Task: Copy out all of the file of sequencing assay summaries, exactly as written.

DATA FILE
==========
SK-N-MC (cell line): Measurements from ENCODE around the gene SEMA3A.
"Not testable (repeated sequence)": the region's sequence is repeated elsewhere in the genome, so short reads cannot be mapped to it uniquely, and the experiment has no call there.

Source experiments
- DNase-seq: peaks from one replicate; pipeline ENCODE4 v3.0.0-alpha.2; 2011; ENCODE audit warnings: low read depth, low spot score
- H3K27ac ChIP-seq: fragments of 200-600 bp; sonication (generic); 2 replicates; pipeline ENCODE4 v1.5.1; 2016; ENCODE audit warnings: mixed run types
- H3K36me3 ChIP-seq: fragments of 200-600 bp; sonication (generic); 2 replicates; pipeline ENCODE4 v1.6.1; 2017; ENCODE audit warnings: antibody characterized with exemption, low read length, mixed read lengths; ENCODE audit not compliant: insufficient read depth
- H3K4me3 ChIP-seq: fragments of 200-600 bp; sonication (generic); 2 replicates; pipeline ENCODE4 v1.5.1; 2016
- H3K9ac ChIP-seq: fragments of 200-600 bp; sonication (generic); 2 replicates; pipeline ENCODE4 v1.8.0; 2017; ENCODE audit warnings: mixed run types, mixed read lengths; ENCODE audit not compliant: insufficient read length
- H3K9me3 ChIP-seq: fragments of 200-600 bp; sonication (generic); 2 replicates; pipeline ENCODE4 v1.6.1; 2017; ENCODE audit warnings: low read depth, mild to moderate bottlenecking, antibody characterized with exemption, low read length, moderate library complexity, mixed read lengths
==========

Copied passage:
SK-N-MC (cell line): Measurements from ENCODE around the gene SEMA3A.
"Not testable (repeated sequence)": the region's sequence is repeated elsewhere in the genome, so short reads cannot be mapped to it uniquely, and the experiment has no call there.

Source experiments
- DNase-seq: peaks from one replicate; pipeline ENCODE4 v3.0.0-alpha.2; 2011; ENCODE audit warnings: low read depth, low spot score
- H3K27ac ChIP-seq: fragments of 200-600 bp; sonication (generic); 2 replicates; pipeline ENCODE4 v1.5.1; 2016; ENCODE audit warnings: mixed run types
- H3K36me3 ChIP-seq: fragments of 200-600 bp; sonication (generic); 2 replicates; pipeline ENCODE4 v1.6.1; 2017; ENCODE audit warnings: antibody characterized with exemption, low read length, mixed read lengths; ENCODE audit not compliant: insufficient read depth
- H3K4me3 ChIP-seq: fragments of 200-600 bp; sonication (generic); 2 replicates; pipeline ENCODE4 v1.5.1; 2016
- H3K9ac ChIP-seq: fragments of 200-600 bp; sonication (generic); 2 replicates; pipeline ENCODE4 v1.8.0; 2017; ENCODE audit warnings: mixed run types, mixed read lengths; ENCODE audit not compliant: insufficient read length
- H3K9me3 ChIP-seq: fragments of 200-600 bp; sonication (generic); 2 replicates; pipeline ENCODE4 v1.6.1; 2017; ENCODE audit warnings: low read depth, mild to moderate bottlenecking, antibody characterized with exemption, low read length, moderate library complexity, mixed read lengths